Jan. 19, 2006 A group of Northwestern University researchers is developing a novel gene therapy aimed at selectively turning off one of the genes involved in the development of Parkinson's disease.
The gene therapy, described in the January online issue of the journal Experimental Neurology, was designed by Martha Bohn and her laboratory group at Northwestern University Feinberg School of Medicine.
Bohn is Medical Research Council Professor and director of the neurobiology program at Children's Memorial Research Center and professor of pediatrics and of molecular pharmacology and biological chemistry at the Feinberg School. The gene technique the Bohn lab developed removes a protein known as alpha-synuclein from the diseased dopamine-producing neurons that die in Parkinson's disease. Alpha-synuclein is abundant in structures known as Lewy bodies -- a diagnostic hallmark of Parkinson's disease.
Research has shown that mutant forms of the alpha-synuclein gene, as well as too much alpha- synuclein protein, are involved in the development Parkinson's disease in some families.
For this research, the Bohn lab combined a recently developed technology called "RNA interference" with gene therapy to turn off alpha-synuclein in dopamine neurons. RNA interference is a sophisticated method to selectively turn off one gene in a cell, leaving others unaffected.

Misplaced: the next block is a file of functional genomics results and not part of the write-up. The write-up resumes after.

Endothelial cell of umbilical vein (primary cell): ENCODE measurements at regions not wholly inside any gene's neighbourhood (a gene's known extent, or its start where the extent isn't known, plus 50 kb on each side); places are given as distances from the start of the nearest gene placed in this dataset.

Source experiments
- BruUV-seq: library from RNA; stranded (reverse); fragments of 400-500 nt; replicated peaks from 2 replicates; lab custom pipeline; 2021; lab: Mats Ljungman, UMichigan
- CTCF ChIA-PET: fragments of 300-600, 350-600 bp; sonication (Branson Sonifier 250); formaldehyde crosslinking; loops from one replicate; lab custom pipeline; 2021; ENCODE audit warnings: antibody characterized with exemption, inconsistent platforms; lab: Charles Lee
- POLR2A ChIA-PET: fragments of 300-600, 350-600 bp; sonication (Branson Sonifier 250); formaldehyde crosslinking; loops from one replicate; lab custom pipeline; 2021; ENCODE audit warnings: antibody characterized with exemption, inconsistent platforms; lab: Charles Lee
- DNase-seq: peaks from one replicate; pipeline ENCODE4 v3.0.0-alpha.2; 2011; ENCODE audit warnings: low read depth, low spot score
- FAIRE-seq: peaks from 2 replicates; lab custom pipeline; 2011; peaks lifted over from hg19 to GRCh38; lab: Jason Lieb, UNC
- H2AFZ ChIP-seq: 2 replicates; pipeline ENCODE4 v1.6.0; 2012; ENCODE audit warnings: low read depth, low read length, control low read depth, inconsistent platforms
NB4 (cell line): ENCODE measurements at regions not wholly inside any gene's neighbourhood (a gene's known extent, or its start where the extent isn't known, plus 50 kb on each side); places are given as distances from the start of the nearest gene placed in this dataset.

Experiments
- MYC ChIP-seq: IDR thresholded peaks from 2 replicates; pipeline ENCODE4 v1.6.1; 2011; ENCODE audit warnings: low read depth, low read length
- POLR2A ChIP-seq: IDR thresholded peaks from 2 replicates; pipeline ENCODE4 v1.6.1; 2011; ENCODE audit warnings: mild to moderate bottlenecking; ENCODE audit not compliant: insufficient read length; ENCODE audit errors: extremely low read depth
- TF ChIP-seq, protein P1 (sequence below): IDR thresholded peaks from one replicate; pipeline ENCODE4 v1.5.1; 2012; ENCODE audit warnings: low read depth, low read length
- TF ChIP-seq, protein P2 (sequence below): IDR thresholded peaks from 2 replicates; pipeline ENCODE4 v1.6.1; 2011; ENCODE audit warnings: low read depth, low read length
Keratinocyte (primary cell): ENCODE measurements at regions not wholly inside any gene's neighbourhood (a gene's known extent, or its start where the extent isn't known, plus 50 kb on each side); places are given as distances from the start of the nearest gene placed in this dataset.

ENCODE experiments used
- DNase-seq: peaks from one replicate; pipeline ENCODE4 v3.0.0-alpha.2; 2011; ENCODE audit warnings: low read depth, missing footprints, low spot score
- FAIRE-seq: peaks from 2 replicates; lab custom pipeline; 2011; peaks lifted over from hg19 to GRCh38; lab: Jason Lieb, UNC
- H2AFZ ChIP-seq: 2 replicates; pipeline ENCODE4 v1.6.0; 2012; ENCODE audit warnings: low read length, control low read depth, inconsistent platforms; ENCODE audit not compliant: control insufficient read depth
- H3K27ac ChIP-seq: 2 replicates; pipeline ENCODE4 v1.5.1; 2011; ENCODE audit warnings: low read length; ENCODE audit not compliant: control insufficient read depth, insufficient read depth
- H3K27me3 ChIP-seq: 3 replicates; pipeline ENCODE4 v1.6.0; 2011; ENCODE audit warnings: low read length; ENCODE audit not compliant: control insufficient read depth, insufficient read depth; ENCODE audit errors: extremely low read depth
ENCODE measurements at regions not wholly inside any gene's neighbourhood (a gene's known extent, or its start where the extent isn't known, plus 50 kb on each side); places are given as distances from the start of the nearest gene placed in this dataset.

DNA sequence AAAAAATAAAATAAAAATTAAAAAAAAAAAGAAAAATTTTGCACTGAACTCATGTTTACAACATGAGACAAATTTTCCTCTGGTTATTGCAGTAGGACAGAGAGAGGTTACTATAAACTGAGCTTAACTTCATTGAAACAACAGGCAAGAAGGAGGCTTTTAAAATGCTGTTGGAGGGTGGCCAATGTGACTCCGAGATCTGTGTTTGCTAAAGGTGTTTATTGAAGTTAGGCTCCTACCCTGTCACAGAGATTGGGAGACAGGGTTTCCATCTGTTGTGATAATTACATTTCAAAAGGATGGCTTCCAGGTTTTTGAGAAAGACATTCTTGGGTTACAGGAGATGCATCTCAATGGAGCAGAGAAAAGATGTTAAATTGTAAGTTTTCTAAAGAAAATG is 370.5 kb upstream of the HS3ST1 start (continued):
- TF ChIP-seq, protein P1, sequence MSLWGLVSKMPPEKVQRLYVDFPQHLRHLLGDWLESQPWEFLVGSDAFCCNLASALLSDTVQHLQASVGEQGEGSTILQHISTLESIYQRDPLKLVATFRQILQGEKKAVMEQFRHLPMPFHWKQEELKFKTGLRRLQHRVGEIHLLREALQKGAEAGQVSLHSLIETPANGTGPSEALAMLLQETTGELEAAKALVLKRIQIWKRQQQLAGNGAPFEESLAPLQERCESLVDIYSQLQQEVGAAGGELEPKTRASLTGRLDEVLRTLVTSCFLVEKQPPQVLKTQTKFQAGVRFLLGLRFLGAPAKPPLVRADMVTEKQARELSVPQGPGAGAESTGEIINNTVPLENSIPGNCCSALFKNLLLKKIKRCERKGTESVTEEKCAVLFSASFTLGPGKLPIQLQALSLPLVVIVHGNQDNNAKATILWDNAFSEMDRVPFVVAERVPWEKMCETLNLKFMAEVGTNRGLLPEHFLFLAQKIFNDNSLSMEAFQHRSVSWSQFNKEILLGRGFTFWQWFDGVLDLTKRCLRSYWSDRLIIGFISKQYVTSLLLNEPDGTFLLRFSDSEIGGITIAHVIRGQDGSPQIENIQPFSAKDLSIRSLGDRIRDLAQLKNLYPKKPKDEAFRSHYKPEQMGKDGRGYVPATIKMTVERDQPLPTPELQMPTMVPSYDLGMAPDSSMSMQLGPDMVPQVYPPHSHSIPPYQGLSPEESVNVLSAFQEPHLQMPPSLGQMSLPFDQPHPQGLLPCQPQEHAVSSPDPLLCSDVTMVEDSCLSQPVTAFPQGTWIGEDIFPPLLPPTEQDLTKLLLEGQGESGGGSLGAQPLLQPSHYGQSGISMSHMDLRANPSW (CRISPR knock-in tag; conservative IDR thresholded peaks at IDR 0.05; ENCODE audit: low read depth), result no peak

By placing the RNA interference into a crippled, non-disease-causing virus, scientists in the Bohn lab have been able to deliver the RNA interference tool to the brain of rats and turn off the alpha-synuclein protein in neurons. "This is the first step in developing a new therapy for Parkinson's disease based on molecular knowledge of the disease," said Mohan K. Sapru, research assistant professor of pediatrics, who is first author on the study and co-inventor of the gene therapy technology.
"It may also be useful for other diseases of the brain, such as dementia with Lewy bodies, a disease also characterized by Lewy bodies in the brain," Sapru said.
The Bohn lab will subsequently test this gene therapy in mouse models of the disease. If the RNA interference approach works in the mouse, a gene therapy based on silencing the _alpha-synuclein gene will be developed for clinical trials for Parkinson's patients.
Other researchers on this study were Jonathan W. Yates; Shea Hogan; Lixin Jiang; and Jeremy S. Halter, Feinberg School.
This work was supported by the Parkinson's Disease Foundation; National Institutes of Health grant NS31957; the State of Illinois Excellence in Academic Medicine Program; and the Medical Research Institute Council of Children's Memorial Hospital.
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